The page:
Mrs. Durden reminded me of one of my favorite delegation stories. This one happens to come from the Office, but has implications to your CEO career as well.
Years ago, I switched from a highly stiffling corporate environment (building of 1200-1500 and many many layers of management) to the far less formal group that I still reside with today. I went from that hyper-corporate environment to a team of about 25 people (at the time) and nearly no oversight at all.
A few months in, I needed to get a demo model done out in the shop for an upcoming conference. It involved taking an existing piece of equipment and carving on it so that people could see all the little widgets inside move.
My first instinct was to start an email to the shop manager, who I'll call Barry. The email to Barry started with good intentions, but as I continued to think through how I wanted the model to look and act, the longer it got. Cut here, paint this, remove this ... paragraph after paragraph of instruction and requirements.
I was about to hit send, but I sat back in my chair for a second and said "Gawd, what a mess. This is Barry, he knows this crap better than I do. I'm writing this like it's the old office."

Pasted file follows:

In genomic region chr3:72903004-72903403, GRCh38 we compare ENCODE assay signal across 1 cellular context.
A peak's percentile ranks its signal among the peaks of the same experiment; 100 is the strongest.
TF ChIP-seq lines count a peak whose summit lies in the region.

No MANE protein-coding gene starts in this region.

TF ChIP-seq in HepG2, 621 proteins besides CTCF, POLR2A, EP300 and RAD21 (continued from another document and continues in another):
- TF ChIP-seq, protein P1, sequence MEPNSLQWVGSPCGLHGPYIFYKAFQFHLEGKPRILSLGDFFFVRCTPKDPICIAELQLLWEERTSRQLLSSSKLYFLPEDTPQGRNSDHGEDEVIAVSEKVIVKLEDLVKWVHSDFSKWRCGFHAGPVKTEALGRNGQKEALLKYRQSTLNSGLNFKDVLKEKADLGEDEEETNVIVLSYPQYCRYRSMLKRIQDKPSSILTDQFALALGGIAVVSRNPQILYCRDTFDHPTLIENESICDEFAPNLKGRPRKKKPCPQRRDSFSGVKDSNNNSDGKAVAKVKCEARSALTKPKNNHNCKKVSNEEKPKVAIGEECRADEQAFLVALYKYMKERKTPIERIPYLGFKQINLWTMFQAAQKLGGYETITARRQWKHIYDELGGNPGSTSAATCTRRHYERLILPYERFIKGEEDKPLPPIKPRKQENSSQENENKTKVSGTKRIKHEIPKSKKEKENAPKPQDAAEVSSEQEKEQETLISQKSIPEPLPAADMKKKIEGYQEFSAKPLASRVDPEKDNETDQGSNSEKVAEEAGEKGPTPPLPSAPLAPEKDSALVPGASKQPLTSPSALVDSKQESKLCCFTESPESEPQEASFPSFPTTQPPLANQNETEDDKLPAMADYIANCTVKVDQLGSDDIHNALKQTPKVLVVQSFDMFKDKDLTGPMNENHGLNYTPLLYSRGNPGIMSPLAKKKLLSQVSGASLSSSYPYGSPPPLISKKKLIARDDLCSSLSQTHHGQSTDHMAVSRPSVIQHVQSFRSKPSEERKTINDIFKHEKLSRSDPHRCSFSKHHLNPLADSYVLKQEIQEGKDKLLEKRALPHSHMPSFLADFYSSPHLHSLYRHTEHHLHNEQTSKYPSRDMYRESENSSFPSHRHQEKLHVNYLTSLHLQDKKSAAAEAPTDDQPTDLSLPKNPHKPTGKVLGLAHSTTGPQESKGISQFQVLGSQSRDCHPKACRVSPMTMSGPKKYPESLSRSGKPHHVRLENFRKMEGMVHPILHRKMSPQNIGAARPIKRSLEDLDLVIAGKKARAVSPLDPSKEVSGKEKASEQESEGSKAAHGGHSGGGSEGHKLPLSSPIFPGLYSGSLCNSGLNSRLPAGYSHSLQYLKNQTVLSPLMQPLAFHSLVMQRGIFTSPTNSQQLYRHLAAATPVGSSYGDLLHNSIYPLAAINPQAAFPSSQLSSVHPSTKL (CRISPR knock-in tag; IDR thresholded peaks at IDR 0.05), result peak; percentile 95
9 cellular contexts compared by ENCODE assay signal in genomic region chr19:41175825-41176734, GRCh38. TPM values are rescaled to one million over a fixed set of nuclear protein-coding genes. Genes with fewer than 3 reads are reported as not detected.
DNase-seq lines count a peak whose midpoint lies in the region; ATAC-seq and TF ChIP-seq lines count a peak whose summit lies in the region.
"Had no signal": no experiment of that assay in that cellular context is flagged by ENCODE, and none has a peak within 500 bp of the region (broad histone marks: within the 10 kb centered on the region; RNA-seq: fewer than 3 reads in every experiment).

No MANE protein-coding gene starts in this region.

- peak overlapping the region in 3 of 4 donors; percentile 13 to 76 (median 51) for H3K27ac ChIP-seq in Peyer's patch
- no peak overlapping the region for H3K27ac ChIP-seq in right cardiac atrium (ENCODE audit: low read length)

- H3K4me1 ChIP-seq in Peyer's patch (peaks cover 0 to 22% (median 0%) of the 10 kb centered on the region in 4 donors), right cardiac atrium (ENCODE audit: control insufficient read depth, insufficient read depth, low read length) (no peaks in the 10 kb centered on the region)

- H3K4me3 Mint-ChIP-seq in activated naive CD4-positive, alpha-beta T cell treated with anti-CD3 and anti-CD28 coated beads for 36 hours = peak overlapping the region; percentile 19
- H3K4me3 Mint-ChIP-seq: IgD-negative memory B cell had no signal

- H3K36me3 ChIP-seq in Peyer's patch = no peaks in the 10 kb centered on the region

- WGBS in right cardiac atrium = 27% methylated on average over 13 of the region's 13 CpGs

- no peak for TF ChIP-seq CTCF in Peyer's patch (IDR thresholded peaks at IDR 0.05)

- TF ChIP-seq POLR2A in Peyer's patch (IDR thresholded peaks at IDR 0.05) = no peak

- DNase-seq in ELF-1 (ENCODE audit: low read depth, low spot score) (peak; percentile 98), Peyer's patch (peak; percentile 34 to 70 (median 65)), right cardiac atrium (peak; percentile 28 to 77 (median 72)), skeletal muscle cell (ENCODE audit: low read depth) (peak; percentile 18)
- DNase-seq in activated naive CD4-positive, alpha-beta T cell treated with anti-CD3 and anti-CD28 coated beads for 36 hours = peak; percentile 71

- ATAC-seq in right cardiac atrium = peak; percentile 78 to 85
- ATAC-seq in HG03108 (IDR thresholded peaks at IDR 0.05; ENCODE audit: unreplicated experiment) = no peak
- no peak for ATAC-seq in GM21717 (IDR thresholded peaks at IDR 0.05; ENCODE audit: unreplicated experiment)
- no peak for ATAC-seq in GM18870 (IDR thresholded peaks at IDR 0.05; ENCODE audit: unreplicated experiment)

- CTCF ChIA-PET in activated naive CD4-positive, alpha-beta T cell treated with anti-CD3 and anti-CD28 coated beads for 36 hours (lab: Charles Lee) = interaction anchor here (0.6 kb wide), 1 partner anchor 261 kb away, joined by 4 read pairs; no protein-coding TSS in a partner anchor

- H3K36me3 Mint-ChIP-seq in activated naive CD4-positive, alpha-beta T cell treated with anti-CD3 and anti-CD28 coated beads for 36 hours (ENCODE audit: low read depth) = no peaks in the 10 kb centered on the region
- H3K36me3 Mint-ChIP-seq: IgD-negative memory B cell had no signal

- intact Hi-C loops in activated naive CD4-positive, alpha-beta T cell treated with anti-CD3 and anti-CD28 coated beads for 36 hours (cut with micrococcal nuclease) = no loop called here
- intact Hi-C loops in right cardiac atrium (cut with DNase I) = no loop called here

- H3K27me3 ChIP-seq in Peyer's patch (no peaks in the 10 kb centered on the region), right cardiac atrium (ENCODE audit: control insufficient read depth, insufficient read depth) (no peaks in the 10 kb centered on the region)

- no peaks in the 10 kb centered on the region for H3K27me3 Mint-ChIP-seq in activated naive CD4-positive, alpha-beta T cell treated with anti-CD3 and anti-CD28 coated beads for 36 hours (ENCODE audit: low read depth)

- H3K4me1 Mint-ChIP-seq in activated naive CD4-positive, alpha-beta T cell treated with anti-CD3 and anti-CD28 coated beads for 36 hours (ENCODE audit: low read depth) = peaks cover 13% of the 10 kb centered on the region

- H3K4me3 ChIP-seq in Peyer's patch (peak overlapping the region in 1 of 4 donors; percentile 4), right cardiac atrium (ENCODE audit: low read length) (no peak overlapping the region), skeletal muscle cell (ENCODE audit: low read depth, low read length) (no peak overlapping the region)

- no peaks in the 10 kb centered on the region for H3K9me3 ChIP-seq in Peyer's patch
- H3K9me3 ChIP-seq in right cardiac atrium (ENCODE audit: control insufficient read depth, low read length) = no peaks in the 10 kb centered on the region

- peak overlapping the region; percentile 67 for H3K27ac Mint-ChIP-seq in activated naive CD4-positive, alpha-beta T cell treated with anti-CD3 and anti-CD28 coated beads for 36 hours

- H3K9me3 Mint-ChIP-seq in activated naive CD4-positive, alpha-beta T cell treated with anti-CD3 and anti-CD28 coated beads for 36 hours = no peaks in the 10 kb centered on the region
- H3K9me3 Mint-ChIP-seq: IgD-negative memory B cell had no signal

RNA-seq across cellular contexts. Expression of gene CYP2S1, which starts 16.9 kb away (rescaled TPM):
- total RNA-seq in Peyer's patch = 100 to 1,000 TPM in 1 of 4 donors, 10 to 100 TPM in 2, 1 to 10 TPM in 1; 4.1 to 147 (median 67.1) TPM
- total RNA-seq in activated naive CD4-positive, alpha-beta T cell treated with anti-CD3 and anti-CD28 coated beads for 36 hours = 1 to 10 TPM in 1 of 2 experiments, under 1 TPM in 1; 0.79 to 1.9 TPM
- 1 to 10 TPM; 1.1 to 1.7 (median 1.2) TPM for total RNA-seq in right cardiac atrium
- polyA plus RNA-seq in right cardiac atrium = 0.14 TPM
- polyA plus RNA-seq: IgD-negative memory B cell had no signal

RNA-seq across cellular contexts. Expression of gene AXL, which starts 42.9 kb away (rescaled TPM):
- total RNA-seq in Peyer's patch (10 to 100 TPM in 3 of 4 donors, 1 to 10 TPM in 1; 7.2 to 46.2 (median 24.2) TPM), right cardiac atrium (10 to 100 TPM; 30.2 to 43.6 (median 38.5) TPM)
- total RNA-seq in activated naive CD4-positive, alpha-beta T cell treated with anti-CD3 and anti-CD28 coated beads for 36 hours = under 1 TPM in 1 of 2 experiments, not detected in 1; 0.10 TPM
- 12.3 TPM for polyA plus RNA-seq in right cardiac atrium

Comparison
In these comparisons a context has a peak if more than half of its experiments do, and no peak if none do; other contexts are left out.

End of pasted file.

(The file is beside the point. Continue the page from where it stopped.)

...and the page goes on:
I selected the entire email, hit delete, and then said typed (paraphrasing):
Need a demo model for the conference for product XYZ.
Recommend you carve up one of the carcasses in the scrap pile. Needs to be onsite before the meeting and look good enough for sr. customers. If you need help, let me know.
Otherwise, go do something cool.
A few things happened:
- Barry thought the task was great and commented repeatedly on the chance to get to "do something cool." He was truly excited about getting full control over the demo model.
- The result far, far exceeded my expectations, came in quicker than needed, and was a hit at the conference. In fact, the demo model has attended every conference since.
- A year or two later, we were having a discussion about delegation and team management and I told this story to the other Leads. "Go do something cool" has become sort of a catch phrase around the office, a code word for getting "management" the hell out of the way and letting people be creative instead of stifling them with unnecessary requirements.
Now, I could continue to type and sell this as some sort of a feel-good fluffy story about delegation and trust, and how Delegation is a good thing. And I could probably milk that for another 2 or 3 paragraphs and be done.
Instead, I'll just say that "Go do something cool" is about delegation, but it's MORE about trust and ownership of a problem. When you have a good, seasoned, veteran crew that truly want to do a good job, just define some high level expectations, trust them, and then get the hell out of the way.